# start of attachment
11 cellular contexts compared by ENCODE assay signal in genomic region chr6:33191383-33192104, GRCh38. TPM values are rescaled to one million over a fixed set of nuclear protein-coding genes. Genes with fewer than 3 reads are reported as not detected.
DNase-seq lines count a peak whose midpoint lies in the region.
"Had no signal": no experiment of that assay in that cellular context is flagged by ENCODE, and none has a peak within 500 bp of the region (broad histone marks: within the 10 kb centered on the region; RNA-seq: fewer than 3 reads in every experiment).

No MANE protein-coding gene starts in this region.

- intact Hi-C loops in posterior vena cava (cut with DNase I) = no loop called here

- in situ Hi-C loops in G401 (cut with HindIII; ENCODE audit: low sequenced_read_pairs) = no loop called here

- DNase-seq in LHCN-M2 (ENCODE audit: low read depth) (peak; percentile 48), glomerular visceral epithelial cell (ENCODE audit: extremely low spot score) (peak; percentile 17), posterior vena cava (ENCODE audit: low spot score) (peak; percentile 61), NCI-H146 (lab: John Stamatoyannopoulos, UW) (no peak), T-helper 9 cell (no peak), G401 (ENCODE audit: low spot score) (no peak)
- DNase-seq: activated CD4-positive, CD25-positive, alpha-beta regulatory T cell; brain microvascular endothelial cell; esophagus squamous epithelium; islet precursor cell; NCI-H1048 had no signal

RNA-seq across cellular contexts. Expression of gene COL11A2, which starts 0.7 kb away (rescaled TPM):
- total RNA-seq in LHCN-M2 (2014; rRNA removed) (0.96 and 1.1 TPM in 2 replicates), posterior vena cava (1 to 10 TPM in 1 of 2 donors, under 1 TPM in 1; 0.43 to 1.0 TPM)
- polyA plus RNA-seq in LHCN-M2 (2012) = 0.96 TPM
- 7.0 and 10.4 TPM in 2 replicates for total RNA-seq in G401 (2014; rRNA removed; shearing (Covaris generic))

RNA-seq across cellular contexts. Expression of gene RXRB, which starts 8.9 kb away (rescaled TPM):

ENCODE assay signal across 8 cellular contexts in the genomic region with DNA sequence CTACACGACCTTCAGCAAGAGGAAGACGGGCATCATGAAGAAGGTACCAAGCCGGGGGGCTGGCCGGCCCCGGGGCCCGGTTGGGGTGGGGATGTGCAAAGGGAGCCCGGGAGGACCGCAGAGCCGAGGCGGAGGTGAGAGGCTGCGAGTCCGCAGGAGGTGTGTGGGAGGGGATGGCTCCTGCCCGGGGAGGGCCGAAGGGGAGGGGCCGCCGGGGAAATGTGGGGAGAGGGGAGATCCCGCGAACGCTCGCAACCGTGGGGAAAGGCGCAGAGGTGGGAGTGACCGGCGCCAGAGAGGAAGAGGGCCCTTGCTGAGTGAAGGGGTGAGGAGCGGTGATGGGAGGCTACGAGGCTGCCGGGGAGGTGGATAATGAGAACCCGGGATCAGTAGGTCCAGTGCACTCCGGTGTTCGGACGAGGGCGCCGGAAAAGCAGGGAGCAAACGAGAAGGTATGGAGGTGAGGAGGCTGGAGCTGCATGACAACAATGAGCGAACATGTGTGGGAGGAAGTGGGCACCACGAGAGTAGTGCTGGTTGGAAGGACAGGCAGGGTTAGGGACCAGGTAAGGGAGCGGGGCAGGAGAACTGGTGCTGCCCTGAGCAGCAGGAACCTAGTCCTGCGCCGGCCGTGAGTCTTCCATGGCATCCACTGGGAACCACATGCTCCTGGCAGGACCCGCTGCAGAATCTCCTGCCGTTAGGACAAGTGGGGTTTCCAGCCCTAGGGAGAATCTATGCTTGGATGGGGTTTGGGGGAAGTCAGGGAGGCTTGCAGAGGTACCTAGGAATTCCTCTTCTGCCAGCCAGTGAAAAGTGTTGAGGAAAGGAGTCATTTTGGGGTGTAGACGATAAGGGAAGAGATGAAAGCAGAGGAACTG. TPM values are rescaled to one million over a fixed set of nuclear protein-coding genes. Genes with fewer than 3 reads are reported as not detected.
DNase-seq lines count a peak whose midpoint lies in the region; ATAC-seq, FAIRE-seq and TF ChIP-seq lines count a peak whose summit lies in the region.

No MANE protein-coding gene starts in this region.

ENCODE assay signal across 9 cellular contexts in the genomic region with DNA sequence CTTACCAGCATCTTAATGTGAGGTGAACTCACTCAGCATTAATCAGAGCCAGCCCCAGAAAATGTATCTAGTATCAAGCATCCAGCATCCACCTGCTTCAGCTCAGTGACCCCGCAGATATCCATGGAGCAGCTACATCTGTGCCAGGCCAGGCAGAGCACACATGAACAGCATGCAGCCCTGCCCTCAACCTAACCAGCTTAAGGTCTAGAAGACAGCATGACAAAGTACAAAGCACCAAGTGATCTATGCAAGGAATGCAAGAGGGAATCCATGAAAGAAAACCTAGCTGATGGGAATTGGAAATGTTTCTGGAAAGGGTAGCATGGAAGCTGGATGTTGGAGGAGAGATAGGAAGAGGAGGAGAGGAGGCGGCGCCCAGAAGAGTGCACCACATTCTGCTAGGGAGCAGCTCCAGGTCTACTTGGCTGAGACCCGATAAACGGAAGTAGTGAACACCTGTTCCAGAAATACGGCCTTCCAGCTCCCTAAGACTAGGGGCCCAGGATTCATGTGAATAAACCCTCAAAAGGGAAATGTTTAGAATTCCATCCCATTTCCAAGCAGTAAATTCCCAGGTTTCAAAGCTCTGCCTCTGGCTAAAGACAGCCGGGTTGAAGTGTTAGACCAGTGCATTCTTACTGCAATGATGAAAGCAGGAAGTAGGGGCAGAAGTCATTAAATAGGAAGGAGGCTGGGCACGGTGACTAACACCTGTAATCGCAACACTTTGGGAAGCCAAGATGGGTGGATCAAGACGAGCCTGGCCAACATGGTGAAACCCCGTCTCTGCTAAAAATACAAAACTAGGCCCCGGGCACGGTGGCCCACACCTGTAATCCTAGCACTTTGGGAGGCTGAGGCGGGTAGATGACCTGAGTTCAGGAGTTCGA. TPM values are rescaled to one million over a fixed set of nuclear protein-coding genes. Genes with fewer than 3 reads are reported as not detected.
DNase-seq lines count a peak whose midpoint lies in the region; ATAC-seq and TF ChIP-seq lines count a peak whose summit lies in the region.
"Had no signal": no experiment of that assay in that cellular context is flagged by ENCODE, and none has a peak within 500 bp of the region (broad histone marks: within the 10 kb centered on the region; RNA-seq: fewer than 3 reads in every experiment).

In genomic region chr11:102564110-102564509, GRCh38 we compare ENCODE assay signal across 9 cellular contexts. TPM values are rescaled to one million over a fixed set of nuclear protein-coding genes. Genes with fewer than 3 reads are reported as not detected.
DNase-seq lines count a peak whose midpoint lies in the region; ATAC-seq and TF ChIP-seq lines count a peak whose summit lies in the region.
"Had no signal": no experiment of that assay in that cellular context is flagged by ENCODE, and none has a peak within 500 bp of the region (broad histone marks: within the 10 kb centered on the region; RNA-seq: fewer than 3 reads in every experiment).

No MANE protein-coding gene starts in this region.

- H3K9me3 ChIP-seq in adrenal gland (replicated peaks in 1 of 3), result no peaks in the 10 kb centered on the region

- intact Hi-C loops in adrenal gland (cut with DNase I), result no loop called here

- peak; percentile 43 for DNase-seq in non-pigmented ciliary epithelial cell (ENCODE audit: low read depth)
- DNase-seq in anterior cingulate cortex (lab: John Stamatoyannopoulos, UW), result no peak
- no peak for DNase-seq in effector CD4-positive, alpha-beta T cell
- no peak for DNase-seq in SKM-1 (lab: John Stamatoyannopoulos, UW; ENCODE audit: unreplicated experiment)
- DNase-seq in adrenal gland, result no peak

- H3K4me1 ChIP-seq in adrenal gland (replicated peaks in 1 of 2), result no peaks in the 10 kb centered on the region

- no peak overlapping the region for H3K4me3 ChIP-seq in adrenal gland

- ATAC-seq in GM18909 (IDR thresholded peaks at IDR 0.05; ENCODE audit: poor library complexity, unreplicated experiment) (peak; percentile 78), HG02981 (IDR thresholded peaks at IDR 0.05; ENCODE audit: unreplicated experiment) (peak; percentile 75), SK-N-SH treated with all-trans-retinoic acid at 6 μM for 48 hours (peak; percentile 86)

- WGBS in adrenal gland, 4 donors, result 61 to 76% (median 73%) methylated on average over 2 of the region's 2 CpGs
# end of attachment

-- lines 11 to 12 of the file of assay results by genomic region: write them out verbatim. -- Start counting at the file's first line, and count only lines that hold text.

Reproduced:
- polyA plus RNA-seq in LHCN-M2 (2012) = 0.96 TPM
- 7.0 and 10.4 TPM in 2 replicates for total RNA-seq in G401 (2014; rRNA removed; shearing (Covaris generic))